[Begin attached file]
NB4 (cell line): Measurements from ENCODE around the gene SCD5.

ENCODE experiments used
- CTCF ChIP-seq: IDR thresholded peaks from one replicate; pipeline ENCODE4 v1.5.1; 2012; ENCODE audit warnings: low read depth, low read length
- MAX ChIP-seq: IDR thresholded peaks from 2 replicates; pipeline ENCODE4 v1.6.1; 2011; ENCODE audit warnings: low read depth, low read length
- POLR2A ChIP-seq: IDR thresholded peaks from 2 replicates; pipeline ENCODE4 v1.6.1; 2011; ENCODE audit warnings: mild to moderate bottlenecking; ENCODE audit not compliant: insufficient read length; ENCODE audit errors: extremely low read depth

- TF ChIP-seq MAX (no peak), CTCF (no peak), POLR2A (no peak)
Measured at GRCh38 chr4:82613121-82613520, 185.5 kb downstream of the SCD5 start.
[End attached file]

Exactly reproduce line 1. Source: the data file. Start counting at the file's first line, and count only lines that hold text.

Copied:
NB4 (cell line): Measurements from ENCODE around the gene SCD5.